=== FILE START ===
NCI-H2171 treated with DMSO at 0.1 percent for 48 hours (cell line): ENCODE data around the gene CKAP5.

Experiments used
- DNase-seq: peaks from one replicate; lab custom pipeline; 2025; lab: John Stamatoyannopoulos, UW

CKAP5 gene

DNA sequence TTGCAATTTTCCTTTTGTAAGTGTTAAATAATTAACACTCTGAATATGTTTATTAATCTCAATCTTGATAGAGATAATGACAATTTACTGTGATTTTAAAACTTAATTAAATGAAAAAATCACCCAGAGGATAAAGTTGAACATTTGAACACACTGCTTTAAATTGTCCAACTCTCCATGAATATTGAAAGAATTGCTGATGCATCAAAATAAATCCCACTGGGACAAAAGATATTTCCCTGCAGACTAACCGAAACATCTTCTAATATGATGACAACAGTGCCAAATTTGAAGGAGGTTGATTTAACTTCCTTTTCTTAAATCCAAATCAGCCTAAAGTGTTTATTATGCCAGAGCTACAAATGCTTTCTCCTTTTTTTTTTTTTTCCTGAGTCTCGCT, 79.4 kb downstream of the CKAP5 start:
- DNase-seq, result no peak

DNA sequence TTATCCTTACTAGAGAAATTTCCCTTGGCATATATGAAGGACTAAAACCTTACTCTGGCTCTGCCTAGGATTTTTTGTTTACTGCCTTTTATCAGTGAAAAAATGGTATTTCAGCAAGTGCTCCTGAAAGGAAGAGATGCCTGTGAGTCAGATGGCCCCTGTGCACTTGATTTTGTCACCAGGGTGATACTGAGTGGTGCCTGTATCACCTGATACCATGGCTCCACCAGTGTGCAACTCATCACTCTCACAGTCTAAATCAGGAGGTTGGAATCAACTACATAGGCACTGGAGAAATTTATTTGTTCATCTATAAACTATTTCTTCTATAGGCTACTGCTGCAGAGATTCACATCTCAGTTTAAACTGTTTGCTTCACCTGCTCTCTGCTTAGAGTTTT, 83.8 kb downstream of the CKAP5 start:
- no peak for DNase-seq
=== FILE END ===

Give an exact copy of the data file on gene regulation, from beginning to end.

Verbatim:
NCI-H2171 treated with DMSO at 0.1 percent for 48 hours (cell line): ENCODE data around the gene CKAP5.

Experiments used
- DNase-seq: peaks from one replicate; lab custom pipeline; 2025; lab: John Stamatoyannopoulos, UW

CKAP5 gene

DNA sequence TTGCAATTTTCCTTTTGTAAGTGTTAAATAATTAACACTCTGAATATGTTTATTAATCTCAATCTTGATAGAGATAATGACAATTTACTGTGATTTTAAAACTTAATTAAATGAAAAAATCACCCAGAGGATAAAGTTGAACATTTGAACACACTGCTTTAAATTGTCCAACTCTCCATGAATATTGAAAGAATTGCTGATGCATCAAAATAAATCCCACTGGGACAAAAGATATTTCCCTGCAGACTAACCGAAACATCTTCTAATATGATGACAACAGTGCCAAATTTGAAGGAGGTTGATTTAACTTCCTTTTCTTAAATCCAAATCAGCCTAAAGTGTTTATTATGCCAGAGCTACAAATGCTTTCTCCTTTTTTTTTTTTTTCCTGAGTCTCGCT, 79.4 kb downstream of the CKAP5 start:
- DNase-seq, result no peak

DNA sequence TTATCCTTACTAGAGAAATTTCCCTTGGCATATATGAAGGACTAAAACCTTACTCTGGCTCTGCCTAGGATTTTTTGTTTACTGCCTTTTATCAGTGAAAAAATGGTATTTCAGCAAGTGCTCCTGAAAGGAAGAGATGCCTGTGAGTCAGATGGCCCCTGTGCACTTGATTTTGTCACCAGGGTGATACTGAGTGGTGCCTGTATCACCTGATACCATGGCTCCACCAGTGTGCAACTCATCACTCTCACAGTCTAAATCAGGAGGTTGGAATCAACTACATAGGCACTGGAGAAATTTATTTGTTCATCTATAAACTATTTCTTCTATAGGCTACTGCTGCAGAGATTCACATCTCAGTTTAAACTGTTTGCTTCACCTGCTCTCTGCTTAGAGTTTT, 83.8 kb downstream of the CKAP5 start:
- no peak for DNase-seq